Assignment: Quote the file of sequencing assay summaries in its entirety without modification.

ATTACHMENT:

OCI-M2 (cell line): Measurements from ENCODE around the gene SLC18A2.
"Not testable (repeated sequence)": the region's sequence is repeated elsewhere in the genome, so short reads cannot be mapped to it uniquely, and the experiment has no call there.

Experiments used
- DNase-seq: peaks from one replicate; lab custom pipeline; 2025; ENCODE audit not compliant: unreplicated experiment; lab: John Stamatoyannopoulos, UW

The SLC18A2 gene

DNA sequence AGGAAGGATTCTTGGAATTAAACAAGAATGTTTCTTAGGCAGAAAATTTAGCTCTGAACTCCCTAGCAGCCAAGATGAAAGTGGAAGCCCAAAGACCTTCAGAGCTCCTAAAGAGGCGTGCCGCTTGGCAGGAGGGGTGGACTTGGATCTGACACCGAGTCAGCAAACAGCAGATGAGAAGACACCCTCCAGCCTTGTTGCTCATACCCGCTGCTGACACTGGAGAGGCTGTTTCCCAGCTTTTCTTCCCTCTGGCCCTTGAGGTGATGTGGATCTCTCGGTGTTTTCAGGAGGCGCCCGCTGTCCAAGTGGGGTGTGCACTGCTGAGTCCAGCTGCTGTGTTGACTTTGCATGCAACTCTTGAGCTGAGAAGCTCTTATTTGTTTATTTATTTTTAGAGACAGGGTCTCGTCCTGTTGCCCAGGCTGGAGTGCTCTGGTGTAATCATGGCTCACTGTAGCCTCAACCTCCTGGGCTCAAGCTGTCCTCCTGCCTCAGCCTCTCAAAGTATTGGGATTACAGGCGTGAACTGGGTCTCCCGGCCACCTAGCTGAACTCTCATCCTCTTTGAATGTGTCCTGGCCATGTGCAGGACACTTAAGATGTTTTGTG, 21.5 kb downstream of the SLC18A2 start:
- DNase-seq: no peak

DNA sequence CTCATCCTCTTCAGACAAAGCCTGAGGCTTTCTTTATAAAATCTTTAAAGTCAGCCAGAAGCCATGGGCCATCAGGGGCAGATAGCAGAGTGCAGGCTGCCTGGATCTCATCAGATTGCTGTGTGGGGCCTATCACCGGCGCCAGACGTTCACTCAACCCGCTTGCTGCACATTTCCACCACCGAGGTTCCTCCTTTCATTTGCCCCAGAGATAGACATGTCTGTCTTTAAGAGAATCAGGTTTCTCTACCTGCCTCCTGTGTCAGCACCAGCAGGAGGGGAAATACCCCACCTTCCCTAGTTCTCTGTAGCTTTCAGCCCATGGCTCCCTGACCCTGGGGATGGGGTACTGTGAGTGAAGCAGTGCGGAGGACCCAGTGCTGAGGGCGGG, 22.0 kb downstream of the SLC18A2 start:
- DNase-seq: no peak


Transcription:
OCI-M2 (cell line): Measurements from ENCODE around the gene SLC18A2.
"Not testable (repeated sequence)": the region's sequence is repeated elsewhere in the genome, so short reads cannot be mapped to it uniquely, and the experiment has no call there.

Experiments used
- DNase-seq: peaks from one replicate; lab custom pipeline; 2025; ENCODE audit not compliant: unreplicated experiment; lab: John Stamatoyannopoulos, UW

The SLC18A2 gene

DNA sequence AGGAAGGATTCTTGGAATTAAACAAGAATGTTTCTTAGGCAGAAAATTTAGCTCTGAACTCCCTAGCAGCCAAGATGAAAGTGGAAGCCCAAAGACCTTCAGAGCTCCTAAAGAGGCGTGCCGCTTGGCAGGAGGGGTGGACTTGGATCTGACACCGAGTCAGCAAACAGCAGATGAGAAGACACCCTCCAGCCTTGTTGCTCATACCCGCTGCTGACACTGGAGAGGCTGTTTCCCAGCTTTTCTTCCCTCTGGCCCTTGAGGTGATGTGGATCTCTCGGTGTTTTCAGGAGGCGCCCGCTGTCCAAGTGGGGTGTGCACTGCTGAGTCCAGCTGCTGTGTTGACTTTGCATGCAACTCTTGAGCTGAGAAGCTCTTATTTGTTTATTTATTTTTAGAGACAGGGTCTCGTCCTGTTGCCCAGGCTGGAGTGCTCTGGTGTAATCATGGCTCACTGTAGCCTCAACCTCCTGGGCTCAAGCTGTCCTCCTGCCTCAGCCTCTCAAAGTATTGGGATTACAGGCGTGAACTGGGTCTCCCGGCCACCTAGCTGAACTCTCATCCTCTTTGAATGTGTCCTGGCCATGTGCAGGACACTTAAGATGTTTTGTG, 21.5 kb downstream of the SLC18A2 start:
- DNase-seq: no peak

DNA sequence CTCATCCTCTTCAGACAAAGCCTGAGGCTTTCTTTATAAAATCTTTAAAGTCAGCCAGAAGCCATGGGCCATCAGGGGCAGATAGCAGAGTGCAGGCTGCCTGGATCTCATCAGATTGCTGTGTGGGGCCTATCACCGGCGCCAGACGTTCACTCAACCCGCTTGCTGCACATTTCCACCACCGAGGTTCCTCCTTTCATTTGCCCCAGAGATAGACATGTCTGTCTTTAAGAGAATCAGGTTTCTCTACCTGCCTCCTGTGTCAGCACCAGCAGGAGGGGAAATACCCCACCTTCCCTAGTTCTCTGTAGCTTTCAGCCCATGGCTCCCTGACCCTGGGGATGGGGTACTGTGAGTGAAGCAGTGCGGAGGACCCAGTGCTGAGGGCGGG, 22.0 kb downstream of the SLC18A2 start:
- DNase-seq: no peak